Handmade Bracers by THFool Dagonell the Juggler

It's all Baron Magnus' fault! He taught a class on pattern making for leather work at a Hael fight practice. These directions are as much for me as for anybody. For the last few years, I been documenting everything as I go.


* I get these from the local newspaper office by weight. Generally in the neighborhood of $5. No end of uses, patterns for gowns, patterns for armor, throwaway tablecloths for the children's craft area, etc.

** No, naugas are NOT an endangered species. They breed like rabbits. It's just that you never see the young naugas because they run so fast. Be wary of the old naugas, they fight like wolverines when cornered. :)


*** These are for cutting the paper and the shirt cardboard. Do NOT use your lady's fabric scissors. Hell hath no fury like a woman, period.

**** At most craft stores, you can buy grommets with or without a grommet set in the package. Buy one of each. The package with the set has fewer grommets. Use them up practicing how to make grommets.


Wrap a piece of newspaper around your arm, tape it in place, mark how you want your bracer to look. Untape it, cut out the shape you drew, wrap it around your arm, tape it in place, if it's not what you want, mark and cut some more. If you screw up, start over.

"When you're done making the pattern, the top of your workbench should look like three spoiled kids just celebrated Christmas morning. If it doesn't, you probably haven't spent enough time making the pattern fit correctly." -- Baron Magnus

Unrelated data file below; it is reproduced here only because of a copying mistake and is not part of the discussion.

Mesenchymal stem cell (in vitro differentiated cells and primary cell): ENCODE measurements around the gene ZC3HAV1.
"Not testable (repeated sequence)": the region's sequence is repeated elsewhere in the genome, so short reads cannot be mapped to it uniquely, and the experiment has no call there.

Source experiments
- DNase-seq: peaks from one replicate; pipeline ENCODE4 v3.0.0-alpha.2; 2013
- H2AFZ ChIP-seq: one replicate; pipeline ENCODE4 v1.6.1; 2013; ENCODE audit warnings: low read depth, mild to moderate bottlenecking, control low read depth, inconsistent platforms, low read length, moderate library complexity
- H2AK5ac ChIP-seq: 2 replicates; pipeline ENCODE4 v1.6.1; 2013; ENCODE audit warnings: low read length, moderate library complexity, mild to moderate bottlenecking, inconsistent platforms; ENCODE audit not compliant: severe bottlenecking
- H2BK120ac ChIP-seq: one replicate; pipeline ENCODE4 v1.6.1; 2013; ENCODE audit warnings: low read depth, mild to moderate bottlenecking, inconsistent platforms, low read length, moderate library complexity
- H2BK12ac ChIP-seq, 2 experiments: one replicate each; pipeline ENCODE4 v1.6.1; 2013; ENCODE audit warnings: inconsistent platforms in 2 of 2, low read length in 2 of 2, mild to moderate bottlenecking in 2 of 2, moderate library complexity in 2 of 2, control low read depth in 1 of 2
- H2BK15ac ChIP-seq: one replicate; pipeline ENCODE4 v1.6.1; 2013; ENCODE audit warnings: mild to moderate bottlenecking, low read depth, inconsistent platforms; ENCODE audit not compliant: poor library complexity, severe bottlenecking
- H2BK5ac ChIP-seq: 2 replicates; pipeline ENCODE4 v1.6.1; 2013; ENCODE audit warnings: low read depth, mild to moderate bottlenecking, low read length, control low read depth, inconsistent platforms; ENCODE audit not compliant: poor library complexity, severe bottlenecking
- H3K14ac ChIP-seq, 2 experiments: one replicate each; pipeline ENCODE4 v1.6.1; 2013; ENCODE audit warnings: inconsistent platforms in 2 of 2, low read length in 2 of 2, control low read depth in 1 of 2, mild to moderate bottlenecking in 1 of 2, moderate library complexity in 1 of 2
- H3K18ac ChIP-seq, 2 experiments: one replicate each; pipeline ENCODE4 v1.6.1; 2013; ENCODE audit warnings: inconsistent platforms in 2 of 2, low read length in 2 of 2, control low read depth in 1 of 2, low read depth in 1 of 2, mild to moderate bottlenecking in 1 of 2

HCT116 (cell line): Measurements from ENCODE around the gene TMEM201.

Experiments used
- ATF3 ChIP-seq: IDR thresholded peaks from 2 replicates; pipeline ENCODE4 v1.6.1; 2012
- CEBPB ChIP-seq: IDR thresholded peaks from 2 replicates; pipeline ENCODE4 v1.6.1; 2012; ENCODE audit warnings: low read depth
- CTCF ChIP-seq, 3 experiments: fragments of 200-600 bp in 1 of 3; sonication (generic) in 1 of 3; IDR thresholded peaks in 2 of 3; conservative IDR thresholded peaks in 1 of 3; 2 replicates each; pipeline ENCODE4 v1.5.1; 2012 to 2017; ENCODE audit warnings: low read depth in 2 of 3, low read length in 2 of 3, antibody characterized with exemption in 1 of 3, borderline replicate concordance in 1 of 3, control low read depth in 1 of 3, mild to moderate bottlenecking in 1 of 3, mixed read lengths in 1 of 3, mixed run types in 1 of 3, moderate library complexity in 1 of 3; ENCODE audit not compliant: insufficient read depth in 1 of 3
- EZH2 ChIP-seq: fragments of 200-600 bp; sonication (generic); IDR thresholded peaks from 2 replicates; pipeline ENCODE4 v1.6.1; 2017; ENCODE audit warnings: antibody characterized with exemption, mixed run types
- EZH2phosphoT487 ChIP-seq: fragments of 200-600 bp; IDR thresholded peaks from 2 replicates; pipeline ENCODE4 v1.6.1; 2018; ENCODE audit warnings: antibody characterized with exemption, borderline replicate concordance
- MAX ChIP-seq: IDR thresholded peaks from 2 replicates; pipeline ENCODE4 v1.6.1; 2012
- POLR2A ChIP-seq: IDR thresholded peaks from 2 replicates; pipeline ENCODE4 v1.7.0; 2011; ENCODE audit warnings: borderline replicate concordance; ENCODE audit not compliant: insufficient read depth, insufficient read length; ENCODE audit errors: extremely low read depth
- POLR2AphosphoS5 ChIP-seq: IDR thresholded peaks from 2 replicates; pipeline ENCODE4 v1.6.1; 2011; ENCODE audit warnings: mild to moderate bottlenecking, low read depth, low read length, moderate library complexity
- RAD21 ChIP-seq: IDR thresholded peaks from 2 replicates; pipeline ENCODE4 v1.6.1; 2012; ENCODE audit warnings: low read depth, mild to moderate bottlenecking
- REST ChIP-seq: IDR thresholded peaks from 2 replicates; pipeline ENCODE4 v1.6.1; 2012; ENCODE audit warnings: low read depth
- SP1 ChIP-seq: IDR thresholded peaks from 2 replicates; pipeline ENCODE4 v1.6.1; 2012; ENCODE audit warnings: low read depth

When you're satisfied with your paper pattern, trace it onto the shirt cardboard, cut it out and wrap it around your arm. The cardboard is stiffer and less flexible than the paper and will act more like the leather than the paper. Repeat steps as necessary until you have a shirt cardboard pattern that you're happy with. Now trace the cardboard pattern onto the lightweight leather you're making your bracers from. Since I was using thin naugahyde, I made one inch strips which I glued to each end of each bracer on the inside, so that the grommet would be punched through a double thickness.

Basically, a grommet set is a mini anvil that looks like a thick nickel with a circular groove for the grommet to sit in, and a mini punch that looks like a fat nail with another circular groove on the head. Follow the directions on the grommet set, and practice setting grommets into leather scraps. Seriously, I did four or five grommets before I was satisfied I could do it correctly.

Mark on the cardboard pattern where you want your grommet holes. Punch them out with a paper punch. Use the pattern to mark the grommet locations on the inside of the bracer. The directions for the grommet set said to carefully cut out a hole no bigger than the inside of the grommet at each location. 1/4"? Ain't happening. I developed a workaround. Use the hole punch on the leather and squeeze gently but firmly. It won't penetrate the leather, but it will leave a circular mark where you want the hole. Push the nail thru the hole marking. If the leather is too thick, you may have to use the hammer and block of wood. Once the nail is thru, use the box cutter against the shaft of the nail and cut away any material laying against the shaft. With a little practice, you can do this as one smooth continuous cut all the way around the shaft. Remove the nail. You now have a perfect 1/4" hole.

On top of the block of wood, place the grommet anvil. Place the outside of the grommet face down in the anvil's groove. Place the fabric over the grommet, outside face down, the inside ridges of the grommet should be visible thru the hole. Place the inside of the grommet on the fabric, face up. Hold the grommet punch down on the grommet. Hit it with the hammer. You now have a grommet. Repeat as needed. Lace with a boot lace of the appropriate length.

Finished bracers, inside and out Bracers being worn, inside view Bracers being worn, outside view